Republicans believe in the free market, while Democrats favor government intervention in the economy. This is a foundational premise in mainstream political discourse — one tacitly endorsed by officeholders in both major parties, and echoed in the “objective” reports of nonpartisan media outlets.
It is also an incoherent — and wildly misleading — way of framing the partisan divide on economic policy in the United States. For one thing, the “free market” is an ideological fiction — all markets are structured by government policy. Private property is not a naturally occurring phenomenon; money does not grow on trees: Turning communally held indigenous lands into real estate required government intervention on a massive scale.
But even if one stipulates that “free market” is an appropriate shorthand for the ideal of minimizing state involvement in the economy, it would remain bizarre to attribute that principle to the GOP. The Republican Party fights relentlessly to increase the public sector’s involvement in the manufacture of weapons and aircrafts, diverting resources out of the market economy and into centrally planned production. Paul Ryan’s vision of a “free market” in health care involves the government obstructing free trade in pharmaceuticals through the provision of patent monopolies — while his party supports all manner of handouts to its favorite corporations and industries.
As with so many other myths about American conservatism, the Trump era has turned the GOP’s supposed reverence for “small government” into dark comedy. A few short years ago, Republicans were decrying the Obama administration’s attempts to subsidize sustainable-energy development as “crony capitalism.” And when then-President Obama adopted an expansive interpretation of the Clean Air Act — and began aggressively using his executive authority to combat carbon emissions — Republicans lamented his efforts as a tyrannical usurpation of Congress’s authority.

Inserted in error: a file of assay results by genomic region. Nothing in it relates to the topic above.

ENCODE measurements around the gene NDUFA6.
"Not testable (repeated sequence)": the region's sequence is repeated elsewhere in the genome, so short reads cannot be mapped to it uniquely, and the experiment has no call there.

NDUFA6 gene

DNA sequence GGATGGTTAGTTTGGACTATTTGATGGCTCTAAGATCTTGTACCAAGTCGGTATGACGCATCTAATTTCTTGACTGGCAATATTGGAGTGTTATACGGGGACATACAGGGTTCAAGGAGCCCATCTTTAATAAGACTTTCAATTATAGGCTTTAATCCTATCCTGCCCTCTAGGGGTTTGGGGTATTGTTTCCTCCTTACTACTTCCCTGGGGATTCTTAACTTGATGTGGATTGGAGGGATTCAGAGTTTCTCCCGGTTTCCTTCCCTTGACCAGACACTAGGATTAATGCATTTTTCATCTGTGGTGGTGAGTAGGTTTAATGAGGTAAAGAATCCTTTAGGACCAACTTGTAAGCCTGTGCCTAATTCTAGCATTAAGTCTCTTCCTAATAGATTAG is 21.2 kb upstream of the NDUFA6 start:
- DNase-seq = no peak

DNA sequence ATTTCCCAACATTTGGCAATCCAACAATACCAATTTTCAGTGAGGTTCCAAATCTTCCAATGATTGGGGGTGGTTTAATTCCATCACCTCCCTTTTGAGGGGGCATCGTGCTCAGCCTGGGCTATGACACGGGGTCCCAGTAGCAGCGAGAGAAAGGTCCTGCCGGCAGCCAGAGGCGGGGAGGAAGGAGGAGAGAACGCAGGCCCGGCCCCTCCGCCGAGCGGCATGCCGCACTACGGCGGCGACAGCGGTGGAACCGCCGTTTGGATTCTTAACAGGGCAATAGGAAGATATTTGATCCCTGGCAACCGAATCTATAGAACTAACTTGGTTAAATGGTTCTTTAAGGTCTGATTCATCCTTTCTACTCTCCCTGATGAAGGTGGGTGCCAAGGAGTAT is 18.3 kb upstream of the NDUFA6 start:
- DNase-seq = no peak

Now, the Trump administration is preparing to unilaterally bestow massive subsidies on unprofitable coal companies by invoking extraordinary executive powers that can only be legally exercised in the context of a national- security emergency. As Bloomberg reports:
Trump administration officials are making plans to order grid operators to buy electricity from struggling coal and nuclear plants in an effort to extend their life, a move that could represent an unprecedented intervention into U.S. energy markets.
The Energy Department would exercise emergency authority under a pair of federal laws to direct the operators to purchase electricity or electric generation capacity from at-risk facilities, according to a memo obtained by Bloomberg News. The agency also is making plans to establish a “Strategic Electric Generation Reserve” with the aim of promoting the national defense and maximizing domestic energy supplies.
… The Energy Department would be relying partly on the Federal Power Act – the so-called Section 202 authority – that lets the administration order guaranteed profits for power plants that can store large amounts of fuel on site. And the Energy Department would be tapping the 68-year-old Defense Production Act, a Cold War-era statute once invoked by President Harry Truman to help the steel industry.